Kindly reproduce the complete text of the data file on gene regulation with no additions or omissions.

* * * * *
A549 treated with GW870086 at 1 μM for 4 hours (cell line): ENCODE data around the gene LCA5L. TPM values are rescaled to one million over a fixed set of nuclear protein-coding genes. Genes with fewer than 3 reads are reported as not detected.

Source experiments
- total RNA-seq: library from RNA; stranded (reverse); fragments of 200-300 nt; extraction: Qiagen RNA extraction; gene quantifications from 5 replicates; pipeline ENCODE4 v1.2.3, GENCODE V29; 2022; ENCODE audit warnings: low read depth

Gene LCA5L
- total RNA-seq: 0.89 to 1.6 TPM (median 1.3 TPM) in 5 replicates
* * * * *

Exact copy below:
A549 treated with GW870086 at 1 μM for 4 hours (cell line): ENCODE data around the gene LCA5L. TPM values are rescaled to one million over a fixed set of nuclear protein-coding genes. Genes with fewer than 3 reads are reported as not detected.

Source experiments
- total RNA-seq: library from RNA; stranded (reverse); fragments of 200-300 nt; extraction: Qiagen RNA extraction; gene quantifications from 5 replicates; pipeline ENCODE4 v1.2.3, GENCODE V29; 2022; ENCODE audit warnings: low read depth

Gene LCA5L
- total RNA-seq: 0.89 to 1.6 TPM (median 1.3 TPM) in 5 replicates